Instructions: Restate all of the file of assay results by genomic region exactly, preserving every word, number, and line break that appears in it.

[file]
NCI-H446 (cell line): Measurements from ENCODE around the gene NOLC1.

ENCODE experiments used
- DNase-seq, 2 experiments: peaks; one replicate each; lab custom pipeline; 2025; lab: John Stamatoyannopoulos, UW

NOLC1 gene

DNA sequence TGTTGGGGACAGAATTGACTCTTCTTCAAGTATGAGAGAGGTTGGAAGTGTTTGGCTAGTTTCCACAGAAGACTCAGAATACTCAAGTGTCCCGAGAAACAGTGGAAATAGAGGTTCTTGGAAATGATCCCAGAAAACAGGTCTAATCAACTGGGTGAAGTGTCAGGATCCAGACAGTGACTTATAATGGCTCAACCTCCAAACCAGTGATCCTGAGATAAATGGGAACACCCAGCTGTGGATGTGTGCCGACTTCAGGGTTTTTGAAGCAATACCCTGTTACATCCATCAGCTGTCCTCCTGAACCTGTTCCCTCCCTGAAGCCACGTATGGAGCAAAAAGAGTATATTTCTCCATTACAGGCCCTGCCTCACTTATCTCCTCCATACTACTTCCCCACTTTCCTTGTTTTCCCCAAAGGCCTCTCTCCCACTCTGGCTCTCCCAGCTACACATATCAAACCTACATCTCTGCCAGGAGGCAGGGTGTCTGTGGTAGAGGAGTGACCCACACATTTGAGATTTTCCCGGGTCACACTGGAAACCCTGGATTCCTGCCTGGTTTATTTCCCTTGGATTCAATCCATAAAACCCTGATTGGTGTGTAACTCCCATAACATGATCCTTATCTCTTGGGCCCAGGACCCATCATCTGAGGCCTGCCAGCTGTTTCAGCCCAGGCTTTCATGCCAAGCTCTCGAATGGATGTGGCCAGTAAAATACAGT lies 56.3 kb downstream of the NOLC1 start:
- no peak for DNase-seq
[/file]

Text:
NCI-H446 (cell line): Measurements from ENCODE around the gene NOLC1.

ENCODE experiments used
- DNase-seq, 2 experiments: peaks; one replicate each; lab custom pipeline; 2025; lab: John Stamatoyannopoulos, UW

NOLC1 gene

DNA sequence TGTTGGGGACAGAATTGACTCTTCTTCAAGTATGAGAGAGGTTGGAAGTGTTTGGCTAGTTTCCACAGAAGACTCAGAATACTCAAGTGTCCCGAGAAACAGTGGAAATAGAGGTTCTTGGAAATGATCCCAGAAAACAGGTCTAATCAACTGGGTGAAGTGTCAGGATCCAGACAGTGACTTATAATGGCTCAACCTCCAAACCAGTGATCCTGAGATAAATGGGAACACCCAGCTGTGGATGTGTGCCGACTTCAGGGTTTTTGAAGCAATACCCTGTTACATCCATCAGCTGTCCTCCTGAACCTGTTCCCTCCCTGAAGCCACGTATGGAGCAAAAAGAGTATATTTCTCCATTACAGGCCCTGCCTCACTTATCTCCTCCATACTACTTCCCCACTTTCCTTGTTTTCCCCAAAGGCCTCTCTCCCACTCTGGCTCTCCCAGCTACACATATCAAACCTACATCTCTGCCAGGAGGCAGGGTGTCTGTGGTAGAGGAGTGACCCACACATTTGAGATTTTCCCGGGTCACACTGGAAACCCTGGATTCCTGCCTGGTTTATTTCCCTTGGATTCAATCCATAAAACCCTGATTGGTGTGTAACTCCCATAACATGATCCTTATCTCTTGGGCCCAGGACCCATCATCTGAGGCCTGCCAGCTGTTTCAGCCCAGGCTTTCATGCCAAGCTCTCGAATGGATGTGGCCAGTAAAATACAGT lies 56.3 kb downstream of the NOLC1 start:
- no peak for DNase-seq